Sue Ireland, City of London Corporation director of green spaces who is due to retire next year, will give delegates to the Chartered Institute of Horticulture annual conference an insight into the challenges and opportunities of managing some of London’s extensive key green spaces.
Ireland told Horticulture Week that the secret to successful stewardship of the corporation's 4,452 hectares was to be an expert juggler, with issues such as tree disease, air quality, drainage, dog walkers, kite flyers and cyclists all falling under her remit.
"A lot of that juggling is about the need to balance the demands of nature conservation with the needs for leisure. We do some amazing things in terms of invisible fending, which we do with grazing animals, looking after ancient pollards and conservation. It’s being careful in thinking of the implications of one demand versus another helping people to understand these different demands that we have.
The estate ranges from ancient woodlands and heaths right through to pocket parks and gardens in the City of London. It has 18 major green spaces in London and south east England and more than 200 smaller ones in the Square Mile.
"One of the challenges is ooking after disused burial grounds and looking after bombed out church sites which we have turned from grey to green to help people to enjoy these spaces and the high quality of landscaping we need to provide." City residents and workers expect high quality green infrastructure and this is central to attracting both businesses and workers to the capital, she said.
Ireland puts a lot of store in consultations with the corporation's green space users and talking about "the incredible services" it and its staff provides, which often reach further than horticulture. "We have staff at our sites who are often social workers in the broadest sense of the word," said Ireland. "Lots of people visit our open spaces and need quiet, many have mental health issues, very often our staff become involved with these people." She has strategic overview of the department but says it is important to find time to visit staff at the various sites to listen to their advice and concerns.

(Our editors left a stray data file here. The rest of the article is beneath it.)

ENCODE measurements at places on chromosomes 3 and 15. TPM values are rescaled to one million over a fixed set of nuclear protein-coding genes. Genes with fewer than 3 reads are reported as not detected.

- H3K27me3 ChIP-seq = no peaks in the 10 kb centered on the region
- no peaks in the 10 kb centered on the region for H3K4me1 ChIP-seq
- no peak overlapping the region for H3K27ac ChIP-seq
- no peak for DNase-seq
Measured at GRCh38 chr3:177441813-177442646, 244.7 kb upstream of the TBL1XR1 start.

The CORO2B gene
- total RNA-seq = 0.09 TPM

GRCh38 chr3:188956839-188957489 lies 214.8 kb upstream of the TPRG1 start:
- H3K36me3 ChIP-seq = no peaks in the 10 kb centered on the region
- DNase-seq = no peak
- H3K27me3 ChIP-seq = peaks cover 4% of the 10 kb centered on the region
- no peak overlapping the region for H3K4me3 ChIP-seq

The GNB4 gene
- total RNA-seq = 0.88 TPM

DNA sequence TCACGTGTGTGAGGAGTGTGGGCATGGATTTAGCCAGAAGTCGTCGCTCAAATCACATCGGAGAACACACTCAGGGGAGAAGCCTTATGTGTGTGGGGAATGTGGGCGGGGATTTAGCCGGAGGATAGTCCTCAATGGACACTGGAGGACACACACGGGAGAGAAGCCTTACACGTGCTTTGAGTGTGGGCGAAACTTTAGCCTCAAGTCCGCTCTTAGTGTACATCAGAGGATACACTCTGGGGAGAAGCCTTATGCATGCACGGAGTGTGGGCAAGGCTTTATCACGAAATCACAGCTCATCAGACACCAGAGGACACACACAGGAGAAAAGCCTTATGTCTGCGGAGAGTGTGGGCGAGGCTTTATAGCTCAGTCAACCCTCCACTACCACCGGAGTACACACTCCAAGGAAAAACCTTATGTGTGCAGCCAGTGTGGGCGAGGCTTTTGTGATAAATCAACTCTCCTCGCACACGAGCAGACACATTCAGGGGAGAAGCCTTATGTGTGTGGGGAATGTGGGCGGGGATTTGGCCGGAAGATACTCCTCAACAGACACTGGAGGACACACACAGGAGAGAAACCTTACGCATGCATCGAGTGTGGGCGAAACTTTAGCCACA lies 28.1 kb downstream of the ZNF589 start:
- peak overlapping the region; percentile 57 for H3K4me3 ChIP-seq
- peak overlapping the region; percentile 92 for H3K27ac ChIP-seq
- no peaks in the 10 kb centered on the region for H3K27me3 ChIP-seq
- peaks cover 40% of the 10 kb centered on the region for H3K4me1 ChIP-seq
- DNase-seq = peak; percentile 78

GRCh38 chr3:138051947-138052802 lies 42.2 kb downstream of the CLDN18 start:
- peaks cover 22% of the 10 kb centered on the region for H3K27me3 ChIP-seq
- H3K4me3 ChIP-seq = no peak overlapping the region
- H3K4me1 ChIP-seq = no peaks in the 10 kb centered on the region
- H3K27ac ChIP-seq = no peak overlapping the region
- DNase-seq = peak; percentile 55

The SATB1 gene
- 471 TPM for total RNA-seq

Keeping with the theme will be group development at APS Salads Phil Pearson, who wants to push the message that sustainable edibles production is not only good for the environment but makes good business sense.
Pearson pioneered the use of a combined heat and power system (CHP) in the early 1990s after seeing it used successfully in Holland. The system sees the nursery export 56 megawatts to the National Grid during the day, capturing and storing waste heat in four six-million litre tanks.
At night when energy prices are lower, APS Salads turns off the power and pushes its stored heat into its glasshouses. The waste heat has increased levels of CO2 which increases the sugar content of tomatoes, making them more saleable. The Billingham, Cheshire-based company has increased yield from 45kg per sqm per year up to 55 in one year based on its CHP CO2 policy.
Pearson will explain his company’s "use of energy, maximising the use of carbon dioxide, making food from a product that most people throw away but also how we cool our pack house by using ground source cooling. We take waste heat from pack house and use that to pre-heat the irrigation water to 20 degrees, which increases the shelf lives of the products."
APS Salads has also increased production significantly through using low-energy red LED lighting producing the wavelength of light that the plants need using photosynthetic active radiation
"Plants are green because they only use red lights, plants don’t use yellow or blue light. I like solutions that work," he said.
Pearson said he was lucky that his role in the family business allowed him to develop new projects.
Also speaking are: David Domoney, horticulturist and TV presenter, Anthony Snell, managing director, AJ Snell and Alan Roper, managing director, Blue Diamond Group. Director of Walberton and Binsted Nurseries Martin Emmett will deliver the James Bruce Keynote Lecture.
"The industry has followed us. The message is to be sustainable, think about new ideas, not just in production but how you market yourself."
The CIH conference 'Leadership Innovation and Growth' will be held alongside its AGM at the Farmers’ and Fletchers’ Hall, Cloth Street, in the City of London on 30 November.
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